A presumptuous thing to say? Certainly would be presumptuous for any humble sinner to say this. Would that I could claim to be a Temple where a pleasing sacrifice is offered to God! But, alas, I am selfish and disobedient, so my soul does not emit a pleasing aroma to heaven.
But the innocent Lamb, Who was never anything other than a Temple of perfect love and obedience, Who offered at every moment of His pilgrim life the sacrifice of undivided devotion: He could claim to be greater than the Temple in Jerusalem.
The Lord did not, in fact, contradict Himself in this second point. God desires mercy. Whose mercy? Well, first and foremost, His own. Mercy begins with God. He was the first to be aggrieved, so He must be the first to forgive. In fact, even before the first act of injustice, the Creator had already shown His infinite mercy by making us out of nothing for no benefit of His, but only for our benefit.
This infinite mercy of God is the perfect sacrifice of His Son. The Son offered Himself on the cross, in an odor of infinite sweetness, not for His sake, but for ours.
We sinners have no worthy sacrifice of our own to offer. We do much better to worry about begging pardon of those we have aggrieved and forgiving and forgetting the offenses we have suffered.
But that doesn’t mean that there is no more Temple, no more priests, no more holy bread, and no more Lord’s Day. No. The Temple is in heaven–and here on earth, wherever people believe in Jesus. The priests offer Christ’s Body and Blood, which is the bread by which we live forever. And the Lord’s Day is the eternal Sabbath that will never end.
Today in church we read a beautiful episode from the second book of Kings. King Josiah had the Law of Moses read aloud to all the people of Jerusalem, none of whom had heard it before. They kept the Passover properly that year, for the first time in centuries.
This episode inspires us all the more when we consider that King Josiah succeeded King Manasseh, who had fallen so deeply into paganism that he sacrificed his own son on the altar of Moloch and turned the Jerusalem Temple into a pagan shrine. And when we consider that, by this time, all the northern tribes had forgotten about God and the truth. Instead, they worshipped Ba’al and lived for pleasure. Because of this, they had fallen into the hands of the Assyrians and had been taken into exile, never to return.
So the picture of the people of Jerusalem gathered together with the king and priests; the Temple rededicated to the obedient worship of the true God of Abraham, Isaac, and Jacob; the Passover kept, as Moses commanded—this picture inspires us with a vision of faithfulness and harmony. God’s kingdom at work on earth. May we worship God together, too, with humble love, at peace and living in the truth.
But before we get too maudlin about this beautiful episode from the Old Testament, let’s remember that as this scene unfolded, the prophetess Huldah meanwhile declared that the punishments which the book of Moses promised would indeed be carried out. The people had been unfaithful for many generations, and God’s justice would not be flouted. King Josiah and his contemporaries kept the Passover faithfully in peace. But their children were carried off in chains to Babylon, and Jerusalem was reduced to ruins.
In the world, but not of it. The message of Christ, the grace of Christ, the kingdom of Christ—only from the perspective of Jesus Christ can we understand our role on earth. We want to worship in spirit and truth. But we cannot stand before God in peace if we do not face honestly the problems of our times. All is not as it should be.
Which means we have a job to do: to seek the truth, to stand up for what’s right, to confess our sins, to offer our resources for the good of others. And to hope for heaven.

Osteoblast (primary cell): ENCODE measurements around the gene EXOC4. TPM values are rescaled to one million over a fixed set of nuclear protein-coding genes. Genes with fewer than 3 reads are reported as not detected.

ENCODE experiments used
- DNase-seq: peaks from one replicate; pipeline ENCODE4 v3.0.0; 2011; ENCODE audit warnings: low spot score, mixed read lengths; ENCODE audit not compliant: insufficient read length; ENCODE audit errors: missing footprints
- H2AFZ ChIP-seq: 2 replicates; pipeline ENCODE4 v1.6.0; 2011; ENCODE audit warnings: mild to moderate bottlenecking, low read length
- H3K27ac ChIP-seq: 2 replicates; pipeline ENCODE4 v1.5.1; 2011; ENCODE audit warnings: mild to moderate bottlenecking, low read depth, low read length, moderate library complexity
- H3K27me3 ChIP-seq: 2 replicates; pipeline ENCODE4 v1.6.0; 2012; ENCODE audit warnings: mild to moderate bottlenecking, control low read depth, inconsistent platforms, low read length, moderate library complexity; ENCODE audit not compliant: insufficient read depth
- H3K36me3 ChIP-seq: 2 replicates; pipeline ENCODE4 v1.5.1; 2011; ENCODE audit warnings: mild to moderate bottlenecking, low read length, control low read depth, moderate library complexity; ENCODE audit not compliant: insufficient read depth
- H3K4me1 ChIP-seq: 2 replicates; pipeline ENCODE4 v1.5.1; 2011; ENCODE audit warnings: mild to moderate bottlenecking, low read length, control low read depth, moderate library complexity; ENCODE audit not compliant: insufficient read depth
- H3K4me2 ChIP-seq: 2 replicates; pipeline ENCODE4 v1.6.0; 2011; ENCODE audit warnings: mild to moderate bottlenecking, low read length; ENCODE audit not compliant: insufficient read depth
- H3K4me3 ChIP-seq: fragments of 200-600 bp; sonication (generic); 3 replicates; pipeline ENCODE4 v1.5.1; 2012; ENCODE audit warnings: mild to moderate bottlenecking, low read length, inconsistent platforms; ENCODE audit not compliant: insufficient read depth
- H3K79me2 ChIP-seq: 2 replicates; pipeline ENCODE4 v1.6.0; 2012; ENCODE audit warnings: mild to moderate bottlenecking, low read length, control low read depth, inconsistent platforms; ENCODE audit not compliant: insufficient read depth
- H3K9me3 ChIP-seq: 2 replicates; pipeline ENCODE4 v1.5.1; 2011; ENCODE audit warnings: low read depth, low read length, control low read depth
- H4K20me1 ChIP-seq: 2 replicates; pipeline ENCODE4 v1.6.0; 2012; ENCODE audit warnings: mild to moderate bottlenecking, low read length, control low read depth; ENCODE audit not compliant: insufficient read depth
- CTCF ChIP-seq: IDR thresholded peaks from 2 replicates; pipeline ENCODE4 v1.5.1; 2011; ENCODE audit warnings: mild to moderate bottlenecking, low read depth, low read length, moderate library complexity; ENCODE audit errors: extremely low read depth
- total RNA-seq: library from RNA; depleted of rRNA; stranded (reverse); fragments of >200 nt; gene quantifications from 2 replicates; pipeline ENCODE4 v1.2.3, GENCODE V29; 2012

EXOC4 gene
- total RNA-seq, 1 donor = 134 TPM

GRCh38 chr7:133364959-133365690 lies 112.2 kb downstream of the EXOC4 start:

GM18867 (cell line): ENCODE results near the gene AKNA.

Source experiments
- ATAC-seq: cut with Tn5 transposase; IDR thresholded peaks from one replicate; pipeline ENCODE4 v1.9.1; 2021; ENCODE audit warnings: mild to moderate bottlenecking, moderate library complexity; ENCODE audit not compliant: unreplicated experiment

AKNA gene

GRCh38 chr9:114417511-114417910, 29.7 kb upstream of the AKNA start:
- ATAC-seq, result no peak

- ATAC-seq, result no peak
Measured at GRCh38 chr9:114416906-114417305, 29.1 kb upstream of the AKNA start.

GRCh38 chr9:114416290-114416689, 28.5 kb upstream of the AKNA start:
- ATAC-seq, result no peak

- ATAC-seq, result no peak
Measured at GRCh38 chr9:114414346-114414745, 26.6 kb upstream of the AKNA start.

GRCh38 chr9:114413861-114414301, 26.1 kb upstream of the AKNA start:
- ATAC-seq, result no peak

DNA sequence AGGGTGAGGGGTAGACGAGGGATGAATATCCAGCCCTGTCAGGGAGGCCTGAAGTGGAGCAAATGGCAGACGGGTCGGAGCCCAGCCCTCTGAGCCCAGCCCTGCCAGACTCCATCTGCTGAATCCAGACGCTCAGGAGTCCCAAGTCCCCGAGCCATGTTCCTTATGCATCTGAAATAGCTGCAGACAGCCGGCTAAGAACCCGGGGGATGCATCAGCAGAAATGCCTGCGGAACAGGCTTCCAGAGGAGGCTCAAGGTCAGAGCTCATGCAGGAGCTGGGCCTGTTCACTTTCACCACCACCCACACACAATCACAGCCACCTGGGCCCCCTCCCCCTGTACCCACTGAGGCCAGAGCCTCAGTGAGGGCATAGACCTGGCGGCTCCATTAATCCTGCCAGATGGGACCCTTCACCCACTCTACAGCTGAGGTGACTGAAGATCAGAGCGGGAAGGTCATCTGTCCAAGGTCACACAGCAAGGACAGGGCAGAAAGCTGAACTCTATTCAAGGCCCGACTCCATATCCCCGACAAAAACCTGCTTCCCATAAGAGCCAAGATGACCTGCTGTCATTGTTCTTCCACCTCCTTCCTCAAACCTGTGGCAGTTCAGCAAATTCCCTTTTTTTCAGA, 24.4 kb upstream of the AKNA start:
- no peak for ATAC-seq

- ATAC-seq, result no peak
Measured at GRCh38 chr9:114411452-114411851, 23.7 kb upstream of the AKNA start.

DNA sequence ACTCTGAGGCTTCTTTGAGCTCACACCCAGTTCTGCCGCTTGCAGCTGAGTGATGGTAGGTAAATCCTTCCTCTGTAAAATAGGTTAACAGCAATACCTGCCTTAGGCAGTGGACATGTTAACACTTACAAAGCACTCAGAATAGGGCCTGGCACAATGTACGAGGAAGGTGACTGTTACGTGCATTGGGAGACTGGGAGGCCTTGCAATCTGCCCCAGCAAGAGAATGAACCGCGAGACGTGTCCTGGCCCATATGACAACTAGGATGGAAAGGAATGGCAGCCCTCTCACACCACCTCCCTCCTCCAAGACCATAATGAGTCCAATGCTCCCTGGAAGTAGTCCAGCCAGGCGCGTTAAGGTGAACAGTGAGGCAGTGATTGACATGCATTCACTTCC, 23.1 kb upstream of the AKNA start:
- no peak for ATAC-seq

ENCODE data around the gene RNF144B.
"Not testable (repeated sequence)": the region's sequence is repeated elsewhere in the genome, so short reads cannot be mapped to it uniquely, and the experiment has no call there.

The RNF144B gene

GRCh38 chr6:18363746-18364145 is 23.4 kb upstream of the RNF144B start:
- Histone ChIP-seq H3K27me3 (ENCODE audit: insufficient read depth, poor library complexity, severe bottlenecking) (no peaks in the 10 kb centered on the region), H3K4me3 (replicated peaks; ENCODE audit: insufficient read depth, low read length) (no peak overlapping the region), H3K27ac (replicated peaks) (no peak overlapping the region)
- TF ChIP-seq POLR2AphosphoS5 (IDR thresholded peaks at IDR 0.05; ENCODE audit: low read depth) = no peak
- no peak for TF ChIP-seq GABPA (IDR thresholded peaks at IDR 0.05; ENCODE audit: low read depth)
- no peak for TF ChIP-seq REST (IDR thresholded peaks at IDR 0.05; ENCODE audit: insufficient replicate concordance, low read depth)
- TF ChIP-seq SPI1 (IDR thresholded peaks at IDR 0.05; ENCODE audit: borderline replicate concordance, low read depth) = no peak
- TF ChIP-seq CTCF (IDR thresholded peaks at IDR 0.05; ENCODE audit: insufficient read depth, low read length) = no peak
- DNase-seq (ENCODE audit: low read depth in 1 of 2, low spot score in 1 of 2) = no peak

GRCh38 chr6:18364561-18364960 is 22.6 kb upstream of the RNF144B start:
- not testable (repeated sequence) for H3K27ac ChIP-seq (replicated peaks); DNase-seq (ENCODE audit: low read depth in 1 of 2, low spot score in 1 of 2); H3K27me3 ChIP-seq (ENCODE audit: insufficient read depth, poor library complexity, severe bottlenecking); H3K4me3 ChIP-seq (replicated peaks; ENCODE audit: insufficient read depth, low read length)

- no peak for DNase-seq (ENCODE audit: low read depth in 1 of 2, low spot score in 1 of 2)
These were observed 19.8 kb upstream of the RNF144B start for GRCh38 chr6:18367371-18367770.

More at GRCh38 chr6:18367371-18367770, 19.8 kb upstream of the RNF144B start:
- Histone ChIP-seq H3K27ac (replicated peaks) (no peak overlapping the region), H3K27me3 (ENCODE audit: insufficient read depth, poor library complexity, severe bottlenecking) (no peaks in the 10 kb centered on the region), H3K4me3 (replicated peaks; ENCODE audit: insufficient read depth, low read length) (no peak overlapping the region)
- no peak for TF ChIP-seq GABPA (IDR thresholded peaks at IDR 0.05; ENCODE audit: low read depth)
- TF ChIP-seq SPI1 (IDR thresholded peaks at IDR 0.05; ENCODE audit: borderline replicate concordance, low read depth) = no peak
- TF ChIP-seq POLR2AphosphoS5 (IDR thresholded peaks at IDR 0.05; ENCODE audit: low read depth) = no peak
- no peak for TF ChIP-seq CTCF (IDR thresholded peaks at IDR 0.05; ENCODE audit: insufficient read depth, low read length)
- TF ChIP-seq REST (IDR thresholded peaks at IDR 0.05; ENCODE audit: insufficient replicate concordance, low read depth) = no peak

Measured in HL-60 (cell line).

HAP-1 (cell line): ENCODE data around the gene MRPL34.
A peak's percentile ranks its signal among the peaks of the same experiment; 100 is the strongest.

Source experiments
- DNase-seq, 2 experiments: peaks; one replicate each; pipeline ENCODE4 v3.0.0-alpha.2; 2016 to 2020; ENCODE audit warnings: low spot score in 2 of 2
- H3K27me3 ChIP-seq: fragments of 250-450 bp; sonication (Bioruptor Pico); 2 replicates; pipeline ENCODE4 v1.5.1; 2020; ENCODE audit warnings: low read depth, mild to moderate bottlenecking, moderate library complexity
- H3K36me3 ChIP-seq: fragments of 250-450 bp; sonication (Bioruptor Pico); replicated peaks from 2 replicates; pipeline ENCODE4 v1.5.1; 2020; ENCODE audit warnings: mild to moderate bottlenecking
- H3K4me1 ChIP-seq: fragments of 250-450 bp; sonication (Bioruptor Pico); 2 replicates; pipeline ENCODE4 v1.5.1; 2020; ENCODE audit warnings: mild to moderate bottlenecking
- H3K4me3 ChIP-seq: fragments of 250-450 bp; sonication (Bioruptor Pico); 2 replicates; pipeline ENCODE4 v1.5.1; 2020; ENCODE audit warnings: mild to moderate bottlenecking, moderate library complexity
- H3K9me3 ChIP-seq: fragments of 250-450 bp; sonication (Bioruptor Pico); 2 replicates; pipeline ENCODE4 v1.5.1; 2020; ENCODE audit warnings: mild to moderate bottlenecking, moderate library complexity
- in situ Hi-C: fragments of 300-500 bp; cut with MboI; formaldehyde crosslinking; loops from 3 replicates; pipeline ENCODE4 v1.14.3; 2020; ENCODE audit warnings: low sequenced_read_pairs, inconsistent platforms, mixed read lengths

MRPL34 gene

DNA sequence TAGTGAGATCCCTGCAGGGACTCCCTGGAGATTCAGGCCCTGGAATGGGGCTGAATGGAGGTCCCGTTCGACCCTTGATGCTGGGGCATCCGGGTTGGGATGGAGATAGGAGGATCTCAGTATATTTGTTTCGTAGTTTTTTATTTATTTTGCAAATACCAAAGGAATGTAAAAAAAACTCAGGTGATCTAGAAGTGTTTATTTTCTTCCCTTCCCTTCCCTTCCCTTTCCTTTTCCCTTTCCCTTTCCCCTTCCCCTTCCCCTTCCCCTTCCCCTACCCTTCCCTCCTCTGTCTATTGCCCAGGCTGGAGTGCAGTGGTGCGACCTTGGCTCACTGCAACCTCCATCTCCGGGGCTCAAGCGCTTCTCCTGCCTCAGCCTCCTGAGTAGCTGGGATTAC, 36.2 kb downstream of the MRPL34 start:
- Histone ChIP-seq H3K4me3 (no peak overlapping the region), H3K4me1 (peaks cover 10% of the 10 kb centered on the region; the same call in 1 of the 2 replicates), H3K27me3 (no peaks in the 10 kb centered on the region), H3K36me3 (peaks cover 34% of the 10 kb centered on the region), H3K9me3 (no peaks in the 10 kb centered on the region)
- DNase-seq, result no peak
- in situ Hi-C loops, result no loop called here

Why do we keep the season of Lent? The Spirit drove the Lord Jesus out into the desert. He fasted and prayed for forty days.
The prophet Elijah walked through the desert for forty days to reach God’s mountain. Jonah gave the Ninevites a forty-day warning of God’s wrath. Moses dwelt in the cloud on Mount Sinai and conversed with the Lord for forty days. When the Lord flooded the earth, it rained for forty days.
Six weeks. Can we learn the ways of God in six weeks? Let’s get started.
In six days, God made the heavens and the earth. On the seventh, He rested. (Maybe if we study His ways hard for six weeks, then on the seventh, we will find rest.)
In the beginning, God made the land and the seas and all they contain. Then what happened? Sin. Disobedience. Estrangement from the Creator. It got ugly. Brother killed brother.
The Lord saw how great the wickedness of human beings was on earth, and how every desire that their heart conceived was always nothing but evil. The Lord regretted making human beings on the earth, and his heart was grieved (Genesis 6:5).
The innocent blood that had been shed cried out from the ground. The good world that God had made needed to be cleansed.
Why did the Blessed Mother and St. Joseph bring the baby Jesus to the Temple? Because the Law of the Old Covenant commanded that every firstborn son be consecrated to the Lord and redeemed by a sacrifice.
Why did the Law require this? Because the freedom of the nation of Israel rested on the death of the firstborn throughout the land of Egypt, in the days of Moses. The consecration of the firstborn, as the book of Exodus puts it,
will be like a sign on your hand and a band on your forehead that with a strong hand the Lord brought us out of Egypt (13:16).
Day and night, St. Simeon kept this sign on his hand and this band on his forehead. He kept a perpetual vigil of faith.
The Lord our God, the mighty and strong, slow to anger, swift to bless—He liberated us, brought us out of nothingness itself. He gave us our land, flowing with milk and honey. He gave us this holy Temple on Abraham’s mountain.
He did it all for a reason, His reason. And now we await the fulfillment of His plan, the consummation of our nation’s task. It will come in God’s time; it will come at the right moment.
I may grow old and blind and weary. But I will wait on the Almighty hand. I will wait here at the very spot where Abraham trusted God. Abraham trusted to the point of his own firstborn’s death…
So whispered Simeon to himself. And then the Blessed Mother walked through the door, with the God of Abraham in her arms.